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Pickaway County, Ohio
History & Genealogy


History of Pickaway County
Source:  History of Franklin & Pickaway Counties, Ohio
Illustrations and Biographical Sketches
Published by Williams Bros. 1880


       * GAME
       * SETTLEMENT - Includes lots of short biogrphies
       * MILLS
       * POST OFFICE






    OTIS BALLARD, M. D.     Tarlatan received a valuable acquisition to its list of substantial, useful men, in the person of Dr. Otis Ballard. For whatever benefit his residence in their midst conferred upon the people of the village, and of Salt Creek township, there were indebted to one of those so-called accidents of fate, which, at the time of their occurrence, are regarded as unimportant vexations.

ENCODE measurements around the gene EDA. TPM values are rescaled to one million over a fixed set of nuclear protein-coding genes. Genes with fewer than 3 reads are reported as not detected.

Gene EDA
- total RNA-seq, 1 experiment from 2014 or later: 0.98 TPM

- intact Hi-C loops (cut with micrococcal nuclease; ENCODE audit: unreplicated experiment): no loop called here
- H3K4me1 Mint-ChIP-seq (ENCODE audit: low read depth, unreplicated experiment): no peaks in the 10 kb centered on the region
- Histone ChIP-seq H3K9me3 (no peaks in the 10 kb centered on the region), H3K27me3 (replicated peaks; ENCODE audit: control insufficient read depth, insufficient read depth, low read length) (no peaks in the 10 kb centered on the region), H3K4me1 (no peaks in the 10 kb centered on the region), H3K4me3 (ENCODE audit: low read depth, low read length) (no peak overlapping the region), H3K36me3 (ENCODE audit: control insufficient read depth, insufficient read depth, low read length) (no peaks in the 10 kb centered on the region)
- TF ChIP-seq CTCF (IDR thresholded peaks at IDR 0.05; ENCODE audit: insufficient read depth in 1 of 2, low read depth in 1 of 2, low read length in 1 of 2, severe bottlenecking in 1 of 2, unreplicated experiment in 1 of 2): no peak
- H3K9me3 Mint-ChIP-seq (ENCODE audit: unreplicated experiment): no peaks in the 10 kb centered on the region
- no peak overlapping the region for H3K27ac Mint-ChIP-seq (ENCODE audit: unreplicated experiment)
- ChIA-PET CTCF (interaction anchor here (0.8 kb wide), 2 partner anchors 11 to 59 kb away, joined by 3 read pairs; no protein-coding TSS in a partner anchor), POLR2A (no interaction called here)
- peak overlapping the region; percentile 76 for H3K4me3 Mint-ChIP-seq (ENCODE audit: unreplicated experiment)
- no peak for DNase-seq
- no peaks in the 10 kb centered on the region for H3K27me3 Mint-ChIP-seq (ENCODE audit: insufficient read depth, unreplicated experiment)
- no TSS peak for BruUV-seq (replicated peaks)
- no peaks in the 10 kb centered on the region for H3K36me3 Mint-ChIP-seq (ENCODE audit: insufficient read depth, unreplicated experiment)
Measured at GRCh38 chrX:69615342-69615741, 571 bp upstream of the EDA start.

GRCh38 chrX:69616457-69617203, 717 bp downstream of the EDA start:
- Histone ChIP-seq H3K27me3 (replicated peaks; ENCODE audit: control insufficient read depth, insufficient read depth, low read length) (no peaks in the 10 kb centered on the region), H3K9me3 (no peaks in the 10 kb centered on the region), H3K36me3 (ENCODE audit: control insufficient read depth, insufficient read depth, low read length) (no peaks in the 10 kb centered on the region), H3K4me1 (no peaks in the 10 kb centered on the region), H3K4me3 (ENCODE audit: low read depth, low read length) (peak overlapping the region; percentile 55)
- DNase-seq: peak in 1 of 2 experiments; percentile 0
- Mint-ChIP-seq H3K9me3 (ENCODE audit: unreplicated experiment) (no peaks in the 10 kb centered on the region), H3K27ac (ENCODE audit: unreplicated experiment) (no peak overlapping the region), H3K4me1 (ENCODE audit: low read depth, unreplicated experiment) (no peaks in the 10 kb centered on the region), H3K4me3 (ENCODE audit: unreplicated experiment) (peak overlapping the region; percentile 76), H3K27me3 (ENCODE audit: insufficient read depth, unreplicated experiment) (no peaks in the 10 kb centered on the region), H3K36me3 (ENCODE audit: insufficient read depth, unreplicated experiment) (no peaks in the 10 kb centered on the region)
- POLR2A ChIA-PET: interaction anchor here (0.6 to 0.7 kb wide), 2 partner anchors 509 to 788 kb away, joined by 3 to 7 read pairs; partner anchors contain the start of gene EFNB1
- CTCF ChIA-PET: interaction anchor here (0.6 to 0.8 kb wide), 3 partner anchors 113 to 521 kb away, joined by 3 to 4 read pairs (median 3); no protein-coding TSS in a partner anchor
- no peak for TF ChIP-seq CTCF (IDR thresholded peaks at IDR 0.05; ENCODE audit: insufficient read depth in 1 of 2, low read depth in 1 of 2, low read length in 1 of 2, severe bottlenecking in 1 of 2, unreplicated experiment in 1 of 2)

Dr. Ballard was born at Charlemont, Massachusetts, October 10, 1792, and there passed the years of his boyhood and early manhood. He studied medicine with Dr. Bryant, the father of the famous poet, William Cullen Bryant, and when twenty-one years of age, started for the great unknown west to find a place where he could establish himself in his profession. He left home in March, 1817, and upon the fourth of July, arrived at the place which he afterwards made his home. It had not been his intention to go so far west, but destiny had so decreed, or chance decided. He was unable to find his brother, whom he had expected to meet in New York State, and so pushed on into Ohio, then almost a wilderness.  He intended to locate then in Zanesville, but, again, circumstances interfered.  There was no opening there for a young physician.  The only thing that remained for him to do, was to journey on until he found a place where his professional services were needed.  Such a place was Tarlton.  He immediately began there the practice of medicine.  It was in a small way, to be sure; but it was a beginning, and as such, was welcomed.  The professional services of the young pioneer physician were for sometime only called into requisition in a few families in the neighborhood, but as he became better acquainted, and favorable reports of his understanding and skill went forth, his ride became constantly larger, and his practice finally became as extensive as he could wish for; it fully occupied his time.  This practice was continued unbroken by any extended absences until as late as 1842, when the doctor experienced a slight decline of health, which became gradually more severe, until he had violent hemorrhage of the lungs, which threatened to destroy his life.  He recovered complete health, however, and retained it almost unimpaired until within a short time preceding his death.